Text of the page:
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Daphne Du Maurier Building, Lecture Theatre A

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Edze Westra professorial inaugural lecture

An Environment and Sustainability Institute lecture
Date11 October 2019
Time16:00 to 18:30
PlaceDaphne Du Maurier Building, Lecture Theatre A

Drinks Reception: ESI, 1700-1830

The evolution of host defence mechanisms and how they can be overcome - insights from bacteria-phage interactions.” Chaired by Prof Angus Buckling and Vote of Thanks from Prof Dave Hodgson.

Edze Westra is Professor of Microbiology at the Centre for Ecology and Conservation (CEC) and the Environment and Sustainability Institute (ESI) at the Penryn campus of the University of Exeter. Edze obtained his B.Sc. and M.Sc. degrees in Molecular Life Sciences from Wageningen University, the Netherlands, and performed his Ph.D. in Microbiology at the same University under supervision of Prof. John van der Oost. During his Ph.D. he studied how CRISPR-Cas adaptive immune systems of bacteria work. This involved determining the structure and function of the protein components of this immune system, determining how these systems identify and destroy invading genetic parasites, how they discriminate self from non-self and how they are regulated. His PhD was awarded with distinction in 2013, and he received the 2013 Westenbrink Award, the 2014 Westerdijk Award and the 2016 Heineken Young Scientist Award for this work.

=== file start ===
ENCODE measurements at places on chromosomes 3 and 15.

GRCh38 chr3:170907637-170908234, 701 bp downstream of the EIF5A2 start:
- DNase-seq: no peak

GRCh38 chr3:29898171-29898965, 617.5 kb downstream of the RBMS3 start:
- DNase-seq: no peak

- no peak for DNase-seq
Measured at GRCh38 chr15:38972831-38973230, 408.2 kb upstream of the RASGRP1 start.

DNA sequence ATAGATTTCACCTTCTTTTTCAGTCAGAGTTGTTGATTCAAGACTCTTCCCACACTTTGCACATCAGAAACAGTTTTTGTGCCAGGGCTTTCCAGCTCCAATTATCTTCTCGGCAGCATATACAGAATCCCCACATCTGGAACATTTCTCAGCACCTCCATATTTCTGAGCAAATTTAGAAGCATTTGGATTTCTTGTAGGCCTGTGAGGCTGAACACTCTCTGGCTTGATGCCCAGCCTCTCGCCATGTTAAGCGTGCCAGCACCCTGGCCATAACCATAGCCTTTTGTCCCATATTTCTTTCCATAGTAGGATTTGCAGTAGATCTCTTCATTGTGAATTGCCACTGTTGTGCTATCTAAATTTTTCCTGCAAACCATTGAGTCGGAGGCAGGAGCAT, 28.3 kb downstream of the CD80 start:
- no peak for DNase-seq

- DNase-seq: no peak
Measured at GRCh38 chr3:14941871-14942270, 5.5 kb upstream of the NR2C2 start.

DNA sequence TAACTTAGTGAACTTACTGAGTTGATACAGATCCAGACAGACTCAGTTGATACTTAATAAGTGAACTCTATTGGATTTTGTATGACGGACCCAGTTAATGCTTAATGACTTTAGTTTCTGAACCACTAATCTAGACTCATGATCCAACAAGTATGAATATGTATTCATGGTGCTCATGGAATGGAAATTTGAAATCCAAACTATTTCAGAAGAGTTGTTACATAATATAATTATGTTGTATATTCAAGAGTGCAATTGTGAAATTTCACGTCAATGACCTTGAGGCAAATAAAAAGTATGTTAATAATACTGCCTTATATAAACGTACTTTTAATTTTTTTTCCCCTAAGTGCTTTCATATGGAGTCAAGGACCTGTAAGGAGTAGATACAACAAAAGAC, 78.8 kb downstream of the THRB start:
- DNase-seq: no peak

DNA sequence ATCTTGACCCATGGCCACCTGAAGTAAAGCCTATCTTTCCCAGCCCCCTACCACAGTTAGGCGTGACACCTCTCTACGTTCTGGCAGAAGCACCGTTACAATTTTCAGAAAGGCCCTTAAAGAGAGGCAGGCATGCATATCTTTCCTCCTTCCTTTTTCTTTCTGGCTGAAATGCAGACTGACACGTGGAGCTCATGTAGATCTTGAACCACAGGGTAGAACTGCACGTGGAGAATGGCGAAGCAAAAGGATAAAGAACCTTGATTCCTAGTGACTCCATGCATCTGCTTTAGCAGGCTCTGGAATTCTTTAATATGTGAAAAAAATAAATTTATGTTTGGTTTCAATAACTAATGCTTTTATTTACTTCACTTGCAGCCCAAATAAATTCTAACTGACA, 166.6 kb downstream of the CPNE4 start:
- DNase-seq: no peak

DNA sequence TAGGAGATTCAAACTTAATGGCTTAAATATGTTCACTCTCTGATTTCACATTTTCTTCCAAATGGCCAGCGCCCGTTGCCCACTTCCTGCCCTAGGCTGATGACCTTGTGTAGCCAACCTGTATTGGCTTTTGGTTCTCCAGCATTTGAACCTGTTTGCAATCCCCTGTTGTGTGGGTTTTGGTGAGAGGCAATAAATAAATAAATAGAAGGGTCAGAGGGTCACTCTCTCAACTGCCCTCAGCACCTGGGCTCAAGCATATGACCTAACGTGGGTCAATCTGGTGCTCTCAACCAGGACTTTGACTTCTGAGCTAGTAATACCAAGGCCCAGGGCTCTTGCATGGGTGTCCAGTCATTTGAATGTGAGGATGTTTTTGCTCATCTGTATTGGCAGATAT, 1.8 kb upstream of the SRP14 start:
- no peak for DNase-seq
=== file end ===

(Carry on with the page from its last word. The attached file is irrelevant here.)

Funded by a Marie-Curie Fellowship, Westra joined the lab of Prof. Angus Buckling at the University of Exeter to study when CRISPR-Cas systems are favoured by natural selection and what their coevolutionary consequences are. In 2015, he received a NERC IRF and was offered a proleptic Lectureship by the University of Exeter. Grant funding from Wellcome Trust, BBSRC, NERC, Leverhulme Trust and ERC allowed Westra to develop a research program aimed at understanding more generally when and why different bacterial defence strategies are favoured one over another, and how they shape the ecology and evolution of bacterial populations and communities across a range of different environmental conditions. His team also studies how phages evolve in response to fluctuations in host availability, with an emphasis on horizontal versus vertical transmission strategies and how these strategies are controlled. Westra's lab combines theoretical and experimental approaches and operates at the interface of molecular microbiology and evolutionary ecology.

ProviderEnvironment and Sustainability Institute

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